Mitochondrial diseases are a group of diseases caused by dysfunctional mitochondria, organelles that generate energy for the cell. Mitochondrial diseases are often caused by mutations, acquired, or inherited in the mitochondrial DNA or nuclear genes that code for respiratory chain complexes in the mitochondrion. Mitochondrial diseases involve multiple organs and show heterogeneous and unpredictable progression. The most common clinical presentation of mitochondrial diseases is encephalomyopathy, and epileptic seizures can frequently occur as a presenting sign of mitochondrial encephalopathy. While whether mitochondrial dysfunction or epilepsy is the cause or consequence is still debatable, they may be interrelated to create a vicious cycle. Epileptic phenotypes vary in different mitochondrial diseases. At present, there are no curative treatments for mitochondrial diseases, and the efficacy of many anticonvulsants, vitamins, nutritional supplements, and the ketogenic diet remain to be proven. Understanding the pathophysiology of mitochondrial diseases may further facilitate effective diagnostic and therapeutic approaches to these diseases.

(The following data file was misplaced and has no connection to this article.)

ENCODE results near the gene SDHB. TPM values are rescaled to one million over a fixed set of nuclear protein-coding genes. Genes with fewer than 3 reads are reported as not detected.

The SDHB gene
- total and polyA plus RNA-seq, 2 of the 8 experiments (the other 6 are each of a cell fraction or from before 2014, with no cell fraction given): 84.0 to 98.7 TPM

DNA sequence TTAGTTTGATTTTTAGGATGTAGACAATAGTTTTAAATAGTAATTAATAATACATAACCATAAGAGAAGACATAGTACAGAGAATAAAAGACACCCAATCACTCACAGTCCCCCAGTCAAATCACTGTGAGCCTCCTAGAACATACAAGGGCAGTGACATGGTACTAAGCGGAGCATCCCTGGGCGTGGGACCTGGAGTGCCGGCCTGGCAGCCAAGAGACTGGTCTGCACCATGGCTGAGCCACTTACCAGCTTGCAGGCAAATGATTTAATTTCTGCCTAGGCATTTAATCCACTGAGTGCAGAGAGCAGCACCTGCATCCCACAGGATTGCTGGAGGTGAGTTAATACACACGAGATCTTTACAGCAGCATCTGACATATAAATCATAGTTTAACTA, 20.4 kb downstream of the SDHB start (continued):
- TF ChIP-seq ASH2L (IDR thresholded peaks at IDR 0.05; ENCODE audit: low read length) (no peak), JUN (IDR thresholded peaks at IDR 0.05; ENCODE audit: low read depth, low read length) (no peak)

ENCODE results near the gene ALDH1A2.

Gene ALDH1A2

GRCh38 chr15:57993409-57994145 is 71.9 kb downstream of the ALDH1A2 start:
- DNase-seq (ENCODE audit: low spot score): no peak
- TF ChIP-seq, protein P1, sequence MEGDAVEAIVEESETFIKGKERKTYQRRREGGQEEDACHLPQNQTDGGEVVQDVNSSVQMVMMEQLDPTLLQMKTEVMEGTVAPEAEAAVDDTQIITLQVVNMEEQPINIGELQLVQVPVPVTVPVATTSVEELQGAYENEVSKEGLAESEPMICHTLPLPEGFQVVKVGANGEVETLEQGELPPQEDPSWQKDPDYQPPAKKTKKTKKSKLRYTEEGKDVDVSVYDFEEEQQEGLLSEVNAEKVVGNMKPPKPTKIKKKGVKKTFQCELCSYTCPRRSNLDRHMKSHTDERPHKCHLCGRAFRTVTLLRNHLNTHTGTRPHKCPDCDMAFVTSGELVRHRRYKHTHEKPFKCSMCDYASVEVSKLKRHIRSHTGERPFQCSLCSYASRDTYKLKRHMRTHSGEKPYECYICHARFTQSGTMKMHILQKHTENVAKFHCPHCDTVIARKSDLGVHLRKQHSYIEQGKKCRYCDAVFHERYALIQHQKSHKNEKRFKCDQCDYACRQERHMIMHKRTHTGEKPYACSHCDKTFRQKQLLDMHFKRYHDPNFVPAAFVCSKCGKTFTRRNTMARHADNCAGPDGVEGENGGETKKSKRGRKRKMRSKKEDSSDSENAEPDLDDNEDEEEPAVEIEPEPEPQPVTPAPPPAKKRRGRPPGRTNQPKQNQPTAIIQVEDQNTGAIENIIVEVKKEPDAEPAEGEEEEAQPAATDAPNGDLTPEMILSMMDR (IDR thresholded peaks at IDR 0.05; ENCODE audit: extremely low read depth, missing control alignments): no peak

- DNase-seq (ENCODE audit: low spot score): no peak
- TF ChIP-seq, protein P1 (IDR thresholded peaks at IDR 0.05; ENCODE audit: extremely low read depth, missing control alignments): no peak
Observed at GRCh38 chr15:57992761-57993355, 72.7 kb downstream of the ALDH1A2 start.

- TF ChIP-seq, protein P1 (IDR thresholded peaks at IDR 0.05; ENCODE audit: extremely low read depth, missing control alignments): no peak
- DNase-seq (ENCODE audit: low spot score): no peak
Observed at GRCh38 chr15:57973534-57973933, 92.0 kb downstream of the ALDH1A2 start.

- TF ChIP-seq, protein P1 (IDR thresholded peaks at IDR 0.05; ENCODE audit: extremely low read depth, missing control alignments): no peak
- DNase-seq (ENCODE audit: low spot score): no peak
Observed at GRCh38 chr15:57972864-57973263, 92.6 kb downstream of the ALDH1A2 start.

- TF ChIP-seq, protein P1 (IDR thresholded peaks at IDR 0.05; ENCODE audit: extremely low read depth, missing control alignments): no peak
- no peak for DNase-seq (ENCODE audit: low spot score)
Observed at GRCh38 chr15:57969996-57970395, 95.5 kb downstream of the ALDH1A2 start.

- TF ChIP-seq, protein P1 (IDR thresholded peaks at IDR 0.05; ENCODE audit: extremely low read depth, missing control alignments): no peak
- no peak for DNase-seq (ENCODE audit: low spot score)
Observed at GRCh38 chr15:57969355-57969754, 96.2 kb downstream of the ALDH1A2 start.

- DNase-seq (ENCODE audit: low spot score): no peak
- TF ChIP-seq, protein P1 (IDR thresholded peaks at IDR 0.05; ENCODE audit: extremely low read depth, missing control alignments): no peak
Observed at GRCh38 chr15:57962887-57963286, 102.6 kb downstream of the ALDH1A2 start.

|Number of pages||5|
|Journal||Brain and Development|
|Publication status||Published - 2013 Sept|
Bibliographical noteFunding Information:
This work was supported by grants from Korean Health Technology R&D Project, Ministry for Health, Welfare and Family Affairs ( A100694 ).
All Science Journal Classification (ASJC) codes
- Pediatrics, Perinatology, and Child Health
- Developmental Neuroscience
- Clinical Neurology